Industrial robots are fast and efficient, but without end-of-arm tooling (EOAT), there’s not much they can do. One type of EOAT is a robot grippers, or automation grippers; they act similar to human fingers in that they help robots pick up and place objects in specific positions.
Because grippers are designed based on the part that is being picked up, there can be many pick-and-place applications in a single manufacturing facility which may utilize over 40 robot grippers, and purchasing all of these grippers can become costly.
JRT, a robot gripper manufacturer, addresses this challenge by offering cost-effective, yet valuable gripper options. In this article, we’ll cover who JRT is, the type of grippers they offer, and why JRT is a name you can trust for both quality and cost-effectiveness.
Who Is JRT?
JRT Ltd. is a robot gripper manufacturer based out of Korea, a country that is known for its innovation and quality. A hallmark of this company is their ability to offer products that are both affordable and high-quality. In fact, a JRT gripper could save you hundreds of dollars per gripper while still giving you the precision that you need.
JRT is also unique as a manufacturer because they don’t exclude any mechanisms like other manufacturers do. For example, JRT’s inventory offers a wide array of mechanism choices, including link/lever, wedge, rack and pinion, dual/direct piston, and cam and roller. There are reasons why you might use one type or another and not all gripper manufacturers make all of these different types.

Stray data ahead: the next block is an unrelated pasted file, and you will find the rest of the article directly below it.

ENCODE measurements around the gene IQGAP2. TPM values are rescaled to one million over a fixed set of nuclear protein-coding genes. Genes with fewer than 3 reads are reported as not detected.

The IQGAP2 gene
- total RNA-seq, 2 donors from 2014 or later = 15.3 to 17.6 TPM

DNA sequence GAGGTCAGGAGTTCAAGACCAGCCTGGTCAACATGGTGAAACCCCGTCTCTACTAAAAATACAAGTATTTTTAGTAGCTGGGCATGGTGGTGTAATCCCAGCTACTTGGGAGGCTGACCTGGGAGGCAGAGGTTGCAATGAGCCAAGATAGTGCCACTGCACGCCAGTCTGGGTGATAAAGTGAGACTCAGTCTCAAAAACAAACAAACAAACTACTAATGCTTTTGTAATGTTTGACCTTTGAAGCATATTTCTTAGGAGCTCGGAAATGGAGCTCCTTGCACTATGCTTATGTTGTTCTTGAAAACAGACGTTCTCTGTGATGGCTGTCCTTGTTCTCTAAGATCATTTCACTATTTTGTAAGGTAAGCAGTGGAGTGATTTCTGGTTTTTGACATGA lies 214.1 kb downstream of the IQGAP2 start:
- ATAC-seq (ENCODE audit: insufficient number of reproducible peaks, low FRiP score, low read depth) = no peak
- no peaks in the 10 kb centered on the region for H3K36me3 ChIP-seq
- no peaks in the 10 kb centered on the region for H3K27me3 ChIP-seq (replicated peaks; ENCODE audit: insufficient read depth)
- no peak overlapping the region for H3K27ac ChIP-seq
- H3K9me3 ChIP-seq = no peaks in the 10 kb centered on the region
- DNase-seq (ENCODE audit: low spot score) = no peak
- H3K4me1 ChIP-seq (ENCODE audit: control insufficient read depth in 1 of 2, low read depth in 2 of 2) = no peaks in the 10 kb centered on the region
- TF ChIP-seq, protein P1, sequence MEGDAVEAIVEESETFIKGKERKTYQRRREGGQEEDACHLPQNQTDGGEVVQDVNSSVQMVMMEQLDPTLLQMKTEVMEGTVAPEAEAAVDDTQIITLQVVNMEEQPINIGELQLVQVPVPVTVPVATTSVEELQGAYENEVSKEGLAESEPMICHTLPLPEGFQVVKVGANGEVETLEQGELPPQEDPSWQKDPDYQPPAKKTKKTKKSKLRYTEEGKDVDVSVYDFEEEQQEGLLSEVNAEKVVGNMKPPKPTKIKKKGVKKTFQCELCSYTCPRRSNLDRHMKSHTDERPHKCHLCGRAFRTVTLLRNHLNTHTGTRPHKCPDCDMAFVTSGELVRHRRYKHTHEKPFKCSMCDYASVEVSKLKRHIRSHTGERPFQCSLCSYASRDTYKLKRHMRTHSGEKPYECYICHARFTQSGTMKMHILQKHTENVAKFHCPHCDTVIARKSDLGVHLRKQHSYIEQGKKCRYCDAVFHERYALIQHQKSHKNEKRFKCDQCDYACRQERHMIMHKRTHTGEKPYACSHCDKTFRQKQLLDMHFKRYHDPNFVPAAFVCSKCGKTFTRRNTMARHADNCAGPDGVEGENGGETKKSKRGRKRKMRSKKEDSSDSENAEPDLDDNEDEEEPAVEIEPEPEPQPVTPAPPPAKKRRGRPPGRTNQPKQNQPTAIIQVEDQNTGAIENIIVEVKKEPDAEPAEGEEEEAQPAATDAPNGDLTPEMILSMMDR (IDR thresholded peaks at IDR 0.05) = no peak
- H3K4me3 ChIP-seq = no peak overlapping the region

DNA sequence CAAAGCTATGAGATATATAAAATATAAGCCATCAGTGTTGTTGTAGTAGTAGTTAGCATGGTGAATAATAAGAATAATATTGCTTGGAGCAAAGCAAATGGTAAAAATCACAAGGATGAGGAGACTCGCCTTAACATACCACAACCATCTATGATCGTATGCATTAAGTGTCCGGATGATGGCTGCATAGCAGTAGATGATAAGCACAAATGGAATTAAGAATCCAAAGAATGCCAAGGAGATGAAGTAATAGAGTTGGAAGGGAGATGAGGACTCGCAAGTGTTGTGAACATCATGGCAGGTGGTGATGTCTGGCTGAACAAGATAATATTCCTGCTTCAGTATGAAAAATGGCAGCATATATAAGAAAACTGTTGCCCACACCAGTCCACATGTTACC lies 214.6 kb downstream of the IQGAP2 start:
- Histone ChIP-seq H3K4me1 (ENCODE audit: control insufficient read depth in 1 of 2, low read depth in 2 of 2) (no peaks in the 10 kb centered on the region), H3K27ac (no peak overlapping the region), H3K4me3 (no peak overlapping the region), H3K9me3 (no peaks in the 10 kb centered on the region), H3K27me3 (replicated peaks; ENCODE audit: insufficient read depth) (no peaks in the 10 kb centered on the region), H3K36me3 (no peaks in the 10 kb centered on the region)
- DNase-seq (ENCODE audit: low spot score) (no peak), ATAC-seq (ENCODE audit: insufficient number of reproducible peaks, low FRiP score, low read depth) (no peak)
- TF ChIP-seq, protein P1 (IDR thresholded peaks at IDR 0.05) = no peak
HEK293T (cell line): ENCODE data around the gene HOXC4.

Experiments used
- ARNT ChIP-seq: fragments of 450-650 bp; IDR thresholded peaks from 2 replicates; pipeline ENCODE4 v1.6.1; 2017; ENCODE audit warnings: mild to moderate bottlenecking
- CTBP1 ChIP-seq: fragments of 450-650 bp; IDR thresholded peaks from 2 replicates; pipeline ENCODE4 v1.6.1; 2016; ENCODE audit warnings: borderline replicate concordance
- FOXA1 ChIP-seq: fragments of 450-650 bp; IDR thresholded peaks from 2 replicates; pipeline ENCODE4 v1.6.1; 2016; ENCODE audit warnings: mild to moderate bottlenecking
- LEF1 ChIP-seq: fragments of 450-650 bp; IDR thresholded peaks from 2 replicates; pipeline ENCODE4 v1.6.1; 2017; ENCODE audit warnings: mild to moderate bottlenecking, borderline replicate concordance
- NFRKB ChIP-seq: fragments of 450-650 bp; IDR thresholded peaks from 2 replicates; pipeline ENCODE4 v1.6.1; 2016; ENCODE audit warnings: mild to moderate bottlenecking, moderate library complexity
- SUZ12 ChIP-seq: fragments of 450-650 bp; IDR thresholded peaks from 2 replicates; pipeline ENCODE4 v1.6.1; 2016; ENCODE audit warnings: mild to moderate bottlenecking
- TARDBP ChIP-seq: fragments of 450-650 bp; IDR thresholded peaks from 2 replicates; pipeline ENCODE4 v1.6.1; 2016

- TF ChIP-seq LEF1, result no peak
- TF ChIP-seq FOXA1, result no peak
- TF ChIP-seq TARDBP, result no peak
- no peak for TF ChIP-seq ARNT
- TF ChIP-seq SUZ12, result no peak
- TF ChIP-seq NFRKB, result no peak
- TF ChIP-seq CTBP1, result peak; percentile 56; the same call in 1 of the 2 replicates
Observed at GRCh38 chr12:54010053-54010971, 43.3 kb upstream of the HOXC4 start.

Simply put, JRT is the only brand on the market that offers the versatility, quality, and affordability that all manufacturers utilizing industrial robots need.
JRT’s Robot Arm Grippers
As we mentioned earlier, robot grippers act as the fingers of the robot itself. A gripper’s primary function is to accurately locate an object, pick it up, and place it in the desired location. JRT manufactures two primary types of robot grippers: pneumatic and electric, which can then be further classified into several subtypes.
These grippers use compressed air and pistons to move two, three, or four centric fingers in either parallel or angular motion. Parallel means the fingers move in a standard open and close motion, while angular means the fingers pivot away from each other. In general, pneumatic grippers can be classified as parallel or angular, as well as the number of fingers it has (e.g. three-fingered parallel pneumatic gripper).
Even with constant innovations to EOAT (end-of-arm tooling), 70% of manufacturers still use pneumatic grippers—and there’s a reason why. Pneumatic grippers are simple. They don’t need to be programmed, and they’re typically less expensive and weight less than electric grippers.
One downside of pneumatic grippers is that you have to create an entire pneumatic system for your robot before you can even use the grippers.
The next gripper category is electric. As its name suggests, electric grippers use an electrical mechanism to open and close the fingers of the robot. Most electric grippers are two-fingered.
Electric grippers require less preparation to install (you don’t have to create a pneumatic system for them.), have force-sensing capabilities, and can be safer to use in unguarded areas when compared to their pneumatic counterparts.